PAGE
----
Zibby Owens: I’m here with Malcolm Hansen who’s the debut author of They Come in All Colors: A Novel. He is the winner of the BCALA, Black Caucus American Library Association, Literary Award for a first novelist and was nominated for a 2019 NAACP Image Award. Malcom was born at the Florence Crittenton Home for Unwed Mothers in Chattanooga, Tennessee, and adopted by two civil rights activists. He grew up in Morocco, Spain, Germany, and the US. He attended Stanford after only two years of high school, after which he worked for several years in the software industry before traveling throughout Central and South America and Europe for a decade. He then returned to the US to complete an MFA in fiction from Columbia. He currently lives in New York City with his wife and two sons.

Welcome, Malcolm. Thanks for coming on “Moms Don’t Have Time to Read Books.”

Malcolm Hansen: Thanks for having me.

Zibby: Can you please tell listeners what They Come in All Colors is about?

Malcolm: Absolutely. First, is it okay if I use swear words?

Zibby: All right, thanks for the heads up. Get the kids out of the car.

Malcolm: Yeah, this is for moms who swear. It’s about a fifteen-year-old named Huey Fairchild who royally fucks up. We learn early on, pretty quickly in the story, what it is he’s done. Basically, he’s poisoned who is, at that point, his best friend and induces anaphylactic shock, almost kills him. The question that the story deals with is, why did he do that? What we learn is that there’s been a betrayal, and in the eyes of Huey Fairchild, a big deal. He spins the story explaining himself to us. In a sense, it’s a mea culpa. He’s explaining why it is that he’s done what he’s done. Over the course of that explanation, we discover — he takes us back seven years to one summer when he was seven years old. It’s actually eight years back. He recounts the circumstances and events that he went through that summer and that helped shape him as a person at that point in his childhood. As that thread unfolds, we also discover the nature of the betrayal. Both of these things get unfolded. We come to understand why Huey has done the thing that he’s done and why the nature of the betrayal had the effect that it had one him and thereby understanding him a little bit better.

Zibby: What inspired you to write this book? This is your first novel. Why this one?

Malcolm: I think because it had an urgency to it that I couldn’t ignore. I was disappointed as a younger reader, and even as an adult reader, with stories that dealt with pretty heavy interracial issues. I wasn’t happy with how those were written and how they were dealt with. I wanted to take a stab at it. I wanted to see if I could do better.

Zibby: I just have a random question. When he was spending that summer, when Huey was spending the summer in the fields digging with these — you spent a lot of time describing these two-feet holes and the sticks. Can you explain to me what they were doing in the fields?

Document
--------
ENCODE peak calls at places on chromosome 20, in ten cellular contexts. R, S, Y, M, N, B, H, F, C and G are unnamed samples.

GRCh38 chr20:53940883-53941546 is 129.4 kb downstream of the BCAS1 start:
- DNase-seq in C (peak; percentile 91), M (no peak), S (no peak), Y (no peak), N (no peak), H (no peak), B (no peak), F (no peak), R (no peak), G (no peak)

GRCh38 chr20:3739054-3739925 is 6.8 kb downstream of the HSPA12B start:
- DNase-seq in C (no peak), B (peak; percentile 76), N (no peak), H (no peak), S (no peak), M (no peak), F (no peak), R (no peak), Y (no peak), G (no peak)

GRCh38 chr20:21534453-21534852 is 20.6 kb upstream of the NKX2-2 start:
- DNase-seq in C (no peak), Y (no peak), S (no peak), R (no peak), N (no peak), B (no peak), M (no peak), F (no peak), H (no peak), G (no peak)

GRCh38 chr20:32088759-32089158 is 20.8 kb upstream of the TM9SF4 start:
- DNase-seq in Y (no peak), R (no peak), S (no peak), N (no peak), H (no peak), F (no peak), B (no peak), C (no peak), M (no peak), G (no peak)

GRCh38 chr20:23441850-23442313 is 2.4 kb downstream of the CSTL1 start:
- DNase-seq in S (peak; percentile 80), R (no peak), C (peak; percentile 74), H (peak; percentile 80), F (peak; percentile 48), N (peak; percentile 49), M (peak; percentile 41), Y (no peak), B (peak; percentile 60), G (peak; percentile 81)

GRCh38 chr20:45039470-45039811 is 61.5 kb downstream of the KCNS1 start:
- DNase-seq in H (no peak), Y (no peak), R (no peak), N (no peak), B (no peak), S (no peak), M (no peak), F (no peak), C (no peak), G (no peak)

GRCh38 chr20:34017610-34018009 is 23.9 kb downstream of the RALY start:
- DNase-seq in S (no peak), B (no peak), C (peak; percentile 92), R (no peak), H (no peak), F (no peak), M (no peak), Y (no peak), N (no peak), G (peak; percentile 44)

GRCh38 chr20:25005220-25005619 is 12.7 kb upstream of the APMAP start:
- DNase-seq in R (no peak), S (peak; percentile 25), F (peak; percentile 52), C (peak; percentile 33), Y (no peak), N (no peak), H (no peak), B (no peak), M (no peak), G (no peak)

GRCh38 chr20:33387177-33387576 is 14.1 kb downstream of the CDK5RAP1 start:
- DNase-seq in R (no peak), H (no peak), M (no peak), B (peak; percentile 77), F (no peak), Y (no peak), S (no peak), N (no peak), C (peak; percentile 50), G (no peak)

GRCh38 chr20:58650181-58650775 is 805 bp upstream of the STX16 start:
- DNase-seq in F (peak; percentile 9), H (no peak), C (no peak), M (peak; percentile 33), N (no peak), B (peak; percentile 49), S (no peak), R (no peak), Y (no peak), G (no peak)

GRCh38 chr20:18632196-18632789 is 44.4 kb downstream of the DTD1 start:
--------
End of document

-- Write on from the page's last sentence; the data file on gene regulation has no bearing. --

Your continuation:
Malcolm: They’re stackpoles. A stackpole has to be dug because it’s the backbone for a haystack. The haystack gets built around the stackpole or else the haystack doesn’t stand up. His father’s a peanut farmer on the South in Georgia. His entire summer is with his single helping hand that they have, Tobias Muncie, working in the fields putting in these damn stackpoles that are going to be, once they harvest their peanuts, where they set them out to dry.

Zibby: I get it. Sorry, I feel like I was in these fields for so long. I’m like, what exactly — how do the mechanics of this work? Thank you. I know it was in the book, but it’s always good to have you explain it. It’s so ironic then, as somebody who’s worked on a peanut farm, to then poison his classmate years later with peanut butter in a sandwich and how he made that whole connection. As a mother of children with peanut allergies, I was horrified to read it. It turned my stomach, but I like how you —

Malcolm: — Brought it all back.

Zibby: Yeah, brought that back. You decide to have Huey, who has this very — also, this book takes place a long time ago. This in the early sixties, right?

Malcolm: Yeah.

Zibby: Then he moves from this farm, stackpole, trying to get into the one pool in the neighborhood existence — you can feel the heat bearing down on you. You can just feel it. I feel like I’m in these fields. Then Huey zooms up to New York City and is suddenly basically attending St. Bernard’s, or I don’t know where you had him go, but a school on the Upper East Side and trying to fit in with that whole scene, which is just such a juxtaposition from the other part of the book, two completely different worlds. What made you have Huey come up here?

Malcolm: There are a few opportunities there that I felt I had to take. One was the last wave of the great migration. His mother is on that last wave. These are African Americans fleeing Jim Crow South, trying to make a better life for themselves up North. That’s Huey’s mother in a nutshell. Why the Upper East Side? Within the framework of the North, it epitomizes the establishment and old money. I wanted, in a way, for Huey to come full circle. Although he escapes the South, he finds himself still confronting with the same types of racial issues that he dealt with down there, albeit in a different way. I thought that was an interesting juxtaposition. Here he is up North. He still finds himself very much, in a way, right where he started.

Zibby: You have such a moving scene too with his mother the day after he gets accused of — I won’t give it away, but after something happens in school. They go home and he’s just like, “I hate it here. What are we doing here?” It’s just him and his mom. She sort of says to him, “You think I’m really out here having a blast as the housekeeper and nanny to this family and taking care of this lady’s twins so she can go get a pedicure? My life pretty much sucks too, but what can we do about it?” It was so visual too. He’s sitting there wondering, “Did you make a better dinner for the people you take of than you’re making for me?” It was a heartbreaking moment, really.